Strategy a 'poor bet'
Because of these interactions between the opponents and among the forces of reason, emotion and chance, military strategy is by its very nature a poor bet.
Even in an ideal case, strategy has a dubious success rate of 50%
In the real world, wars seldom involve only two players, very seldom are won by either side using its initial strategy, and frequently lack any clear winner at all. In most cases, the surviving strategists aren't even the ones who started the war in the first place - the originators having fallen to bullets, internal intrigues, or revolutions.
Consider this: my father was born in 1917, when Europe was ruled by kaisers, czars, and sultans. Those emperors are gone, victims of wars they set in motion themselves. They were replaced by revolutionaries, then by führers, duces, party general secretaries, and most recently by elected yuppies.
The mighty Third Reich, passionately defended by millions of true believers and the most formidable armies the modern world has ever seen, lasted 12 years. The Soviet Union lasted less than a single human lifetime.
Had someone told you (or the CIA) in 1979 that a Soviet invasion of Afghanistan would: a) be defeated, b) lead to the collapse of the Soviet Union within a dozen years, and c) set the stage for demolition of the World Trade Center in 2001, you (and the CIA) probably would have suggested medication. But in the end, my father outlived the USSR by more than a decade.
'Action is imperative'
So no one knows - or can know - how the current crisis will turn out.
Objectively, then, it is safe to say that warfare is an extraordinarily risky 'instrument of policy'.
The effective strategist makes plans, but does not delude himself that they will unfold as intended
Indeed, the unpredictability of war makes action imperative. Oftentimes, the bold, sweeping action is the safest course. Sometimes, such bold action is necessary even when it opens nasty cans of worms we'd prefer to avoid, if those cans are likely destined to be opened anyway and under less favourable conditions.
What war's fundamental unpredictability does mean is that strategy is a full-time, ongoing job that never ends. The effective strategist makes plans, but does not delude himself that they will unfold as intended. He constantly envisions what's desirable, pursues - and protects against - what's possible, acts on what's probable, and constantly adjusts for what actually happens.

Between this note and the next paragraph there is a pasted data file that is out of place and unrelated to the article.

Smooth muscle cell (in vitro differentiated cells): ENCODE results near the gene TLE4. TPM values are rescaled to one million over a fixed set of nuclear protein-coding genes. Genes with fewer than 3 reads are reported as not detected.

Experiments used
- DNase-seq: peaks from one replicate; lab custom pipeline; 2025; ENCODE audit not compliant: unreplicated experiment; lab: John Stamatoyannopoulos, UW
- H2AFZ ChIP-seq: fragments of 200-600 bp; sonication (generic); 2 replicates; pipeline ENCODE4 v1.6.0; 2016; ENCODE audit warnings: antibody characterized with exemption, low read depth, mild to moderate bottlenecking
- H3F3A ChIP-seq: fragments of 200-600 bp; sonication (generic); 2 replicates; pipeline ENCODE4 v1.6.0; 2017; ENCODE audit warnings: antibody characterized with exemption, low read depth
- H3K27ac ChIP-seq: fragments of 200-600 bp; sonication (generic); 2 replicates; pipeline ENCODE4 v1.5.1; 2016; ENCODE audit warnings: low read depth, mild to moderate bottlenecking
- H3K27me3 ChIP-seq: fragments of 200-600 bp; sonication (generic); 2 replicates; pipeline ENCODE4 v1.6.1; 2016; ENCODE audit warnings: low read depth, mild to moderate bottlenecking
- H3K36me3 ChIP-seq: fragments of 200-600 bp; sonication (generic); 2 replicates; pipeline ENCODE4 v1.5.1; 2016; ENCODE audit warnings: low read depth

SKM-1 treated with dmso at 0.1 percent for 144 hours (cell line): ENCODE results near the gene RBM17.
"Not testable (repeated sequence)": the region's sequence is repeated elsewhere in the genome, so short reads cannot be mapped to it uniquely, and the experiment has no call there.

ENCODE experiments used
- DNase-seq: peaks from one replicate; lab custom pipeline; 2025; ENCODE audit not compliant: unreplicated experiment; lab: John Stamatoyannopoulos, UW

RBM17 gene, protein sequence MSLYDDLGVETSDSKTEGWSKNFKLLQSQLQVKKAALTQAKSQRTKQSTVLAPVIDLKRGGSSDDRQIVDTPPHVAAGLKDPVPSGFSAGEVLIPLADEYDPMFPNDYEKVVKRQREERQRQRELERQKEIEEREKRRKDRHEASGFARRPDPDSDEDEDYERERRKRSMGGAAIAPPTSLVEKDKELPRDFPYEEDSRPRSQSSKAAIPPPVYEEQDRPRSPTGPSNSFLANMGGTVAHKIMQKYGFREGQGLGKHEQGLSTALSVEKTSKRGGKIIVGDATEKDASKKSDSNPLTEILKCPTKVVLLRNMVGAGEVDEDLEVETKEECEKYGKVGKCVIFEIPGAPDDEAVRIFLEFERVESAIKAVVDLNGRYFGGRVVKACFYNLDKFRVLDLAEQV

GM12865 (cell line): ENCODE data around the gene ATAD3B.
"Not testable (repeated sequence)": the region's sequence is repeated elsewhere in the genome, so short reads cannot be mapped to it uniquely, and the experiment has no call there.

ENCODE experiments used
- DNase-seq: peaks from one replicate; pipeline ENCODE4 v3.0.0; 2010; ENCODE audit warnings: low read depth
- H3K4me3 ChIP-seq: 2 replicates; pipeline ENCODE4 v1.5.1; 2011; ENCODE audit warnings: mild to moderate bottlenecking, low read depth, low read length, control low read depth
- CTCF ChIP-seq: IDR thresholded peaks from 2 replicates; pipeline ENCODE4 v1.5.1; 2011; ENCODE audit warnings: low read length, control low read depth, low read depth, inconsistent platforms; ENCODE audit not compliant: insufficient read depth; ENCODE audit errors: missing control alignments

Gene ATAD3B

And he never gives up. Eventually, someone will get it right. We'd damned well better make certain that it's us.
Christopher Bassford is a former US Army artillery officer and currently professor of strategy at the National War College. He is also the editor of The Clausewitz Homepage [see Internet Links]. The opinions expressed here are his own.
Your comments so far:
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Your remark: "Confronted by barbarism,
a civilised society must fight or die" is particularly perceptive. When
barbarism is sufficiently weak, we can fight it with police action. But
if barbarism kills thousands from within the boundaries of a nation state,
which refuses to extradite the perpetrators, there is no alternative to
A fine riposte to those who would
have us believe that the US brought all this upon itself through its malign
foreign policy. Much has been made of the negative view of the West in
Islamic countries, particularly policies and polities pursued by the US
and UK. Frankly, were I Tony Blair or George Bush, I'd be proud of the
fact that such a rum bunch disliked me.
Finn C, Australia
The professor says that the unpredictability
of the outcome should not be used as an excuse for inaction or pacifism.
I believe he is mistaken, as any conservative engineer or doctor will confirm.
Our society is not in peril, but large numbers of individuals are. Our
forces hold all the good cards. September 11 was Al-Qaeda's best shot.
They did not win any substantial victory. Now is not the time to shuffle
the pack, however twitchy our fingers are.
Matt Smith, UK